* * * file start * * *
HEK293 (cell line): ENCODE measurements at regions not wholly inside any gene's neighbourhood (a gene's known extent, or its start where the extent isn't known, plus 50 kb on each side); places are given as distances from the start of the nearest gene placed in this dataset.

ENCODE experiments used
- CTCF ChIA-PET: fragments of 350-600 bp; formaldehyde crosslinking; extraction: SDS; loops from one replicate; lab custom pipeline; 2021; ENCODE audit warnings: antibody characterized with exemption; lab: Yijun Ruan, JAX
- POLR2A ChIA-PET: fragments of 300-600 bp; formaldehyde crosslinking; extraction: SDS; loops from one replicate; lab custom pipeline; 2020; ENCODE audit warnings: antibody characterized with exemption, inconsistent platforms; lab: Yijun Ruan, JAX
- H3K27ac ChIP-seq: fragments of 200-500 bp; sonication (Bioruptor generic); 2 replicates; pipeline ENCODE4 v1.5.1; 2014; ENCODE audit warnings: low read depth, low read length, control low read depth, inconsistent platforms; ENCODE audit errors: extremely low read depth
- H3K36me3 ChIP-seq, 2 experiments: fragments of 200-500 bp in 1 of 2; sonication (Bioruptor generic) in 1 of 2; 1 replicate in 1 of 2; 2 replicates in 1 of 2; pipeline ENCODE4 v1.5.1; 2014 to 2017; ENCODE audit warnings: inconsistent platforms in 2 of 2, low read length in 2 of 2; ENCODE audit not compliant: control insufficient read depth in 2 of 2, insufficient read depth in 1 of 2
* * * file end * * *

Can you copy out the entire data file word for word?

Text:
HEK293 (cell line): ENCODE measurements at regions not wholly inside any gene's neighbourhood (a gene's known extent, or its start where the extent isn't known, plus 50 kb on each side); places are given as distances from the start of the nearest gene placed in this dataset.

ENCODE experiments used
- CTCF ChIA-PET: fragments of 350-600 bp; formaldehyde crosslinking; extraction: SDS; loops from one replicate; lab custom pipeline; 2021; ENCODE audit warnings: antibody characterized with exemption; lab: Yijun Ruan, JAX
- POLR2A ChIA-PET: fragments of 300-600 bp; formaldehyde crosslinking; extraction: SDS; loops from one replicate; lab custom pipeline; 2020; ENCODE audit warnings: antibody characterized with exemption, inconsistent platforms; lab: Yijun Ruan, JAX
- H3K27ac ChIP-seq: fragments of 200-500 bp; sonication (Bioruptor generic); 2 replicates; pipeline ENCODE4 v1.5.1; 2014; ENCODE audit warnings: low read depth, low read length, control low read depth, inconsistent platforms; ENCODE audit errors: extremely low read depth
- H3K36me3 ChIP-seq, 2 experiments: fragments of 200-500 bp in 1 of 2; sonication (Bioruptor generic) in 1 of 2; 1 replicate in 1 of 2; 2 replicates in 1 of 2; pipeline ENCODE4 v1.5.1; 2014 to 2017; ENCODE audit warnings: inconsistent platforms in 2 of 2, low read length in 2 of 2; ENCODE audit not compliant: control insufficient read depth in 2 of 2, insufficient read depth in 1 of 2